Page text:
Asian Perspectives, 2015 - Volume 54, Number 2 (Fall)

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    Early Gold Ornaments of Southeast Asia: Production, Trade, and Consumption
    (University of Hawai'i Press (Honolulu), 2015) Demandt, Michèle H. S.
    In the last decade a variety of gold ornaments have come to light through excavations and the illegal looting of Iron Age and early historical sites in Southeast Asia. Although these gold objects are personal ornaments testifying to an innovative local craft tradition that was partly inspired by foreign technologies and styles, their role in the interregional and long-distance exchange network of the early Southeast Asian communities has been rarely considered. This study of early gold ornaments brings together important gold discoveries on sites in Viet Nam, Cambodia, Thailand, Myanmar, and southern China, and discusses similarities in production, consumption, and exchange. It further attempts to offer some new insights into sociopolitical and economic changes on a regional scale, and hopes to contribute to a longue-durée examination of trading connections across Asia. It is proposed that the first arrival of gold ornaments was closely related to the blossoming of trade activities on the terrestrial and maritime silk routes, and the political, religious, and artistic ideas that reached Southeast Asia from far-away regions such as the Greco-Buddhist and Hindu-Buddhist regions. Furthermore it is argued that gold ornaments were prestige goods and an essential part of dressing strategies through which changing elite identities were expressed.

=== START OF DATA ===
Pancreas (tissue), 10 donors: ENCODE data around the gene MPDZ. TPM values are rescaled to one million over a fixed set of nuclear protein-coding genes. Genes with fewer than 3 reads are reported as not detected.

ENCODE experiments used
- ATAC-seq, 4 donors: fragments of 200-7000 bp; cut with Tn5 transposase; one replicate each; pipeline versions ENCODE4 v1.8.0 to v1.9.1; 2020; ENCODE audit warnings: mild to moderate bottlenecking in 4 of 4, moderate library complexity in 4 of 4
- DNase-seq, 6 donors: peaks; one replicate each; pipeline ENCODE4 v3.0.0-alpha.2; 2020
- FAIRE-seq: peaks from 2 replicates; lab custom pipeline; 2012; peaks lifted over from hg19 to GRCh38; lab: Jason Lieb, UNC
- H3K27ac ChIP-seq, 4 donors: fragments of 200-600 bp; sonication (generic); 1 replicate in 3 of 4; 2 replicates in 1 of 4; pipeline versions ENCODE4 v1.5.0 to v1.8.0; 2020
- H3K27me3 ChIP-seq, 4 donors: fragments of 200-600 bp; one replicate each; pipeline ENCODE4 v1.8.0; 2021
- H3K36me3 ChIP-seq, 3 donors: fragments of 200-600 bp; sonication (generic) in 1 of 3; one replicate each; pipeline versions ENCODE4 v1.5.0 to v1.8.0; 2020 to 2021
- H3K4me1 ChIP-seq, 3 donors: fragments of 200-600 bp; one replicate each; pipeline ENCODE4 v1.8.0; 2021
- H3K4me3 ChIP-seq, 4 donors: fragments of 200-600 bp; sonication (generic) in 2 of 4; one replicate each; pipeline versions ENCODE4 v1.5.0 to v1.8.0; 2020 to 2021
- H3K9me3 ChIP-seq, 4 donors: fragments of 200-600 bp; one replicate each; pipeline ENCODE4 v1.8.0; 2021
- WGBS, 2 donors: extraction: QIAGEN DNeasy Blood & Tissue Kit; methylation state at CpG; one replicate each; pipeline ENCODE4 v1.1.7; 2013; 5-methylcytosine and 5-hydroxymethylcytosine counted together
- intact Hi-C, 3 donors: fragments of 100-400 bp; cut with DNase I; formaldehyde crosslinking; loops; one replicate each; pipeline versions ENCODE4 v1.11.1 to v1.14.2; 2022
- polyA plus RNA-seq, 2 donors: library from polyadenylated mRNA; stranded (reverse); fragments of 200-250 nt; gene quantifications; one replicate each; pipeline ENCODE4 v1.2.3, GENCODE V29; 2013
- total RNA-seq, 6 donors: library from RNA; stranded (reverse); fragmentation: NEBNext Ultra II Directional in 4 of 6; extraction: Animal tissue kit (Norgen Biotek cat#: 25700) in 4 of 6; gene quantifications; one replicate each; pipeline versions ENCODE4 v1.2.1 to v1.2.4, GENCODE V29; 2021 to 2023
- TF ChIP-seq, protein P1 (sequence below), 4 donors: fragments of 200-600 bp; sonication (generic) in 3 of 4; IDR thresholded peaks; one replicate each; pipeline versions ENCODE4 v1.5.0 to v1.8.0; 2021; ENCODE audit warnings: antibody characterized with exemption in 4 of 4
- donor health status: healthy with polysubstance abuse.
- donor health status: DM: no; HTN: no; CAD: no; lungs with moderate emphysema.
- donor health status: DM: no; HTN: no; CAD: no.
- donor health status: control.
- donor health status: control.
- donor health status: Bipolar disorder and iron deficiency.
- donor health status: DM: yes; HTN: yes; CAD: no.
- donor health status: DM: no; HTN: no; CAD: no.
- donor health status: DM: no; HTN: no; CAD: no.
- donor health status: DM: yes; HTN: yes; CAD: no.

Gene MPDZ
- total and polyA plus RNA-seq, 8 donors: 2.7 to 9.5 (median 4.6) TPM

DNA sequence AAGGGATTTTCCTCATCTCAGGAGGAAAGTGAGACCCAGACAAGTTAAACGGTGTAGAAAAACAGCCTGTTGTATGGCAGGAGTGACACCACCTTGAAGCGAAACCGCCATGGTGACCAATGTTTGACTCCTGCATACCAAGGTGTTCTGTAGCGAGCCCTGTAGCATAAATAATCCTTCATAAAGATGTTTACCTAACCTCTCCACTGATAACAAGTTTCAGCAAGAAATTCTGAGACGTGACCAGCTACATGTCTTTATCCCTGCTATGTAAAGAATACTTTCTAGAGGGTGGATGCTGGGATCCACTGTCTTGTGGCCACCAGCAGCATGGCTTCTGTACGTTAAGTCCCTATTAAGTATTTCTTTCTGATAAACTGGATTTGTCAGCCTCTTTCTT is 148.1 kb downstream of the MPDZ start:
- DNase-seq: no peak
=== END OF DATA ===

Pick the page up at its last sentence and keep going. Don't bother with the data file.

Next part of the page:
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    Okinawa as Transported Landscape: Understanding Japanese Archaeological Remains on Tinian Using Ryūkyū Ethnohistory and Ethnography
    (University of Hawai'i Press (Honolulu), 2015) Dixon, Boyd
    The two islands of Okinawa and Tinian in the western Pacific are often linked in the modern archaeological literature by a common ethnic heritage in the early twentieth century, with Okinawan culture serving as a template for interpreting the archaeological remains of the Japanese sugarcane plantation era in Tinian. Tens of thousands of Okinawans immigrated to Tinian and other Commonwealth of the Northern Mariana Islands to be tenant farmers or contract laborers on the plantations between the 1920s and 1944, when they could no longer leave. Structural and functional parallels do indeed exist between the architectural remains of many farmsteads of the plantation era on both islands. The extent to which these archaeological remains on Tinian reflect a “transported landscape” from Okinawa versus a Japanese colonial construct is explored, using the vehicle of Okinawan ethnohistory and ethnography.